Black Lives Matter Chicago leader Aislinn Pulley at Obama civil rights meeting Thursday

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President Barack Obama answers questions during a news conference after the conclusion of the Association of Southeast Asian Nations leaders summit at the Annenberg Retreat at Sunnylands in Rancho Mirage, California, on Tuesday, Feb. 16, 2016. | Pablo Martinez Monsivais/AP

WASHINGTON — Seeking to bridge the generations of civil rights activists, President Barack Obama on Thursday will meet with a group of leaders before a Black History Month reception — including Aislinn Pulley, the co-founder and lead organizer with Black Lives Matter Chicago.

The White House is billing this as a “first of its kind” because of the intergenerational approach. When he was running for office in 2007, Obama delivered a speech in Selma, Alabama, where he talked about the civil rights leaders on whose shoulders he stood.

From the pulpit of the historic Brown Chapel A.M.E. Church, he talked about the job of the “Joshua generation” and his own claim to a place in the civil rights movement.

“So don’t tell me I don’t have a claim on Selma, Alabama. Don’t tell me I’m not coming home to Selma, Alabama,” Obama said.

In the final months of his presidency, Obama has been focusing on a variety of civil rights related matters: police, prisons and other criminal justice reforms.

He will leave office with much of that work unfinished, and he is expected to make this package of issues part his post-presidency agenda.

According to the White House, on Thursday the group will “discuss a range of issues, including the Administration’s efforts on criminal justice reform, building trust between law enforcement and the communities they serve and the President’s priorities during his final year in office.”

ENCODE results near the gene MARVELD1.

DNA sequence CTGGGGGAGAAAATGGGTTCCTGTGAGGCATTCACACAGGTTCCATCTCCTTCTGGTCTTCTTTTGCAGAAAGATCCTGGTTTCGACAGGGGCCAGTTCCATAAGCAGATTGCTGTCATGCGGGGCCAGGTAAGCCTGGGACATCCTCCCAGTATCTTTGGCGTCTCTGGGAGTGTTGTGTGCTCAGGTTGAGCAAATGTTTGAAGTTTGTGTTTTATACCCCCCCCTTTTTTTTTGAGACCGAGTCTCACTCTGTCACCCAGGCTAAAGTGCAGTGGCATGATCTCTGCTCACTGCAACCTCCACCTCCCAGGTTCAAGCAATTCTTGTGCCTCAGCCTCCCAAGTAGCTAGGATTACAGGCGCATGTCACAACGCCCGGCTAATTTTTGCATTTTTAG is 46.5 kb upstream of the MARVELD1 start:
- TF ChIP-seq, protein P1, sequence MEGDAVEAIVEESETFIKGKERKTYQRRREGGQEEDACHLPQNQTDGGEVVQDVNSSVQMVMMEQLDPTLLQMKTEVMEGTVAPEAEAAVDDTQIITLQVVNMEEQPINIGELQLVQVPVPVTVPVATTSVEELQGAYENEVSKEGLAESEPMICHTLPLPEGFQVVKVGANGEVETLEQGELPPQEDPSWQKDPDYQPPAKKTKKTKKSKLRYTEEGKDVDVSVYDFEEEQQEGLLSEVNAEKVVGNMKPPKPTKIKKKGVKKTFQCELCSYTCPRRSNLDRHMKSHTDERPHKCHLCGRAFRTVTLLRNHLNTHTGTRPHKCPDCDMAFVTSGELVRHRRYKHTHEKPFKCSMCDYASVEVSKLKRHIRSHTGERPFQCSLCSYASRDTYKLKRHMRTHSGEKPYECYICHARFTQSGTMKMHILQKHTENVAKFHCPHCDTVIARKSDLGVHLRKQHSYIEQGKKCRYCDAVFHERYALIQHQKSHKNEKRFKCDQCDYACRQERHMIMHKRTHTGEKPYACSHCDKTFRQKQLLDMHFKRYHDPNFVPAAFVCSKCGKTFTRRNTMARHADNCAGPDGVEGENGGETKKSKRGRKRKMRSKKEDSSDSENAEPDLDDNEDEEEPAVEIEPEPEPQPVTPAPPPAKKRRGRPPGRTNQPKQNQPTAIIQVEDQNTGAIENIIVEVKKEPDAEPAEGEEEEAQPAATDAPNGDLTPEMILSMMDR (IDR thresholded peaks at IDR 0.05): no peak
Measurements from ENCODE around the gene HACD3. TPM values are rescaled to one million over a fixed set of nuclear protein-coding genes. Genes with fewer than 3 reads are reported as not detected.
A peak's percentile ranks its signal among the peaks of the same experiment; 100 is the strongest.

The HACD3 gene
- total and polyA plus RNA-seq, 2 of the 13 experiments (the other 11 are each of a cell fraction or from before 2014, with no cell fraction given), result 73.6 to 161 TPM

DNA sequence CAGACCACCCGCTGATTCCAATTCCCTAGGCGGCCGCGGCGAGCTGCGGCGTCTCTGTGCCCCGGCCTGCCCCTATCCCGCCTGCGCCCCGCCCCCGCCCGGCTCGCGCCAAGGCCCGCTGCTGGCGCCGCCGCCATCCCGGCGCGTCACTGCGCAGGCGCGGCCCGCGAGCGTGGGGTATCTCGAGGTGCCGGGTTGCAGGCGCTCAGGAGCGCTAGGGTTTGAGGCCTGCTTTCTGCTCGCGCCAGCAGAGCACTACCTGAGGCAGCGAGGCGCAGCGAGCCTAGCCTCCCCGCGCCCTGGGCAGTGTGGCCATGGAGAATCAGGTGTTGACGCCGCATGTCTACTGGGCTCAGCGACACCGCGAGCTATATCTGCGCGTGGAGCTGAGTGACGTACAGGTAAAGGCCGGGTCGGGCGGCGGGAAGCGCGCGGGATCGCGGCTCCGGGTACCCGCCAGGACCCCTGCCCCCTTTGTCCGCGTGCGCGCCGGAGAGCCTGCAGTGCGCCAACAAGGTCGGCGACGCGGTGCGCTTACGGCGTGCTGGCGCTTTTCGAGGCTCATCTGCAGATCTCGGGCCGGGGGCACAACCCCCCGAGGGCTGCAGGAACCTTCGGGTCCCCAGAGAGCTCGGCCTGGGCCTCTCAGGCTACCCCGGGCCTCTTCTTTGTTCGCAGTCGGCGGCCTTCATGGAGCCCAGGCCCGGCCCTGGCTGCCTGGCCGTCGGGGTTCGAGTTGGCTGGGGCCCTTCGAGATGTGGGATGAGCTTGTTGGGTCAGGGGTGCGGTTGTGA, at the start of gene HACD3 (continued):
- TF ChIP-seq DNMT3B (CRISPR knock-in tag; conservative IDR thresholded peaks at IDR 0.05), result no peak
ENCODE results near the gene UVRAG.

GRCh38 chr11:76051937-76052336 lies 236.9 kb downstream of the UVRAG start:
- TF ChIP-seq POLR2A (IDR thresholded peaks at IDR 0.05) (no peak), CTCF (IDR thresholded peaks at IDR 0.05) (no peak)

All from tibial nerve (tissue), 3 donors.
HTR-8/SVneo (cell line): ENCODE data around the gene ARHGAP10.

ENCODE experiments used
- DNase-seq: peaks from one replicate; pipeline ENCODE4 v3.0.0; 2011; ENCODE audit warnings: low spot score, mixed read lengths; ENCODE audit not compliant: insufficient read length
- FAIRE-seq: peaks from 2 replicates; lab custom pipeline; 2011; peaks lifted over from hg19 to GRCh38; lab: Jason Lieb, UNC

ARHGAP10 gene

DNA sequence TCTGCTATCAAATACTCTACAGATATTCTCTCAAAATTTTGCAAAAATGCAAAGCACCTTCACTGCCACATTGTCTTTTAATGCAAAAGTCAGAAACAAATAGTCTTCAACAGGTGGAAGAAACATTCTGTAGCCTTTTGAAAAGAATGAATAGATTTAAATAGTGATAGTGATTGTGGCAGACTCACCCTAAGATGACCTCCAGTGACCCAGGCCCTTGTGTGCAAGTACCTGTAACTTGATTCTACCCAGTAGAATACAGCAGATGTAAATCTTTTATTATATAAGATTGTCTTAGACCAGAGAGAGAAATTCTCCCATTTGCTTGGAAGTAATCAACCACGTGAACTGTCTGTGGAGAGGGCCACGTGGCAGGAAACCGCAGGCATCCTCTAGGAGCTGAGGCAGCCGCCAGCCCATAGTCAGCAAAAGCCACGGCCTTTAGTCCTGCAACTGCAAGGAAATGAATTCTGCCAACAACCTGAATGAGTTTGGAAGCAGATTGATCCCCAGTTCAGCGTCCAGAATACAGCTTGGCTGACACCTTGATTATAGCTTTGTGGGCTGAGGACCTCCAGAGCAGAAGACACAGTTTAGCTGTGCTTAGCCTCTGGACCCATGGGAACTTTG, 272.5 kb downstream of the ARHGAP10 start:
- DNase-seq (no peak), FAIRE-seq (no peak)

Attorney General Loretta E. Lynch will attend as well as:

• Aislinn Pulley, co-founder and lead organizer with Black Lives Matter Chicago

• Al Sharpton, founder and president of the National Action Network

• Ben Crump, president of the National Bar Association

• Brittany Packnett, member of the President’s Task Force on 21st Century Policing, co-founder of We The Protestors and Campaign Zero

• C.T. Vivian, civil rights leader and author

• Carlos Clanton, president of the National Urban League Young Professionals

• Cornell Brooks, oresident of the NAACP

• Deray McKesson, co-founder of We the Protestors and Campaign Zero

• Deshaunya Ware, student leader of Concerned Student 1950 at University of Missouri

• U.S. Rep. John Lewis, D-Ga.

• Marc Morial, president of the National Urban League

• Mary Patricia Hector, national youth director of the National Action Network

• Melanie Campbell, president of the National Coalition on Black Civic Participation

• Rashad Robinson, executive director of Color of Change

• Sherrilyn Ifill, president of the NAACP Legal Defense Fund

• Stephen Green, national director of the NAACP Youth and College Division

• Wade Henderson, president of the Leadership Conference on Civil and Human Rights


Black History Month Activities

“During the final Black History Month of the Obama Administration, the White House has hosted a number of events for stakeholders and the public to honor the contributions that African Americans have made to our nation. Earlier this month, the First Lady hosted a celebration of dance with noted African American dancers from different genres. Last week, the White House Council on Women and Girls hosted an event to highlight the efforts of individuals and organizations to get women and girls of color involved in STEM. Later this month, the Office of Public Engagement will host a screening of the upcoming WGN America television series Underground.”

John Legend, the singer who is one of the executive producers of the series; actress Jurnee Smollett-Bell and actor Christopher Meloni will be attending the screening. “There will also be an event to highlight the accomplishments of alumni of Historically Black Colleges and Universities, including producer and director Will Packer.”

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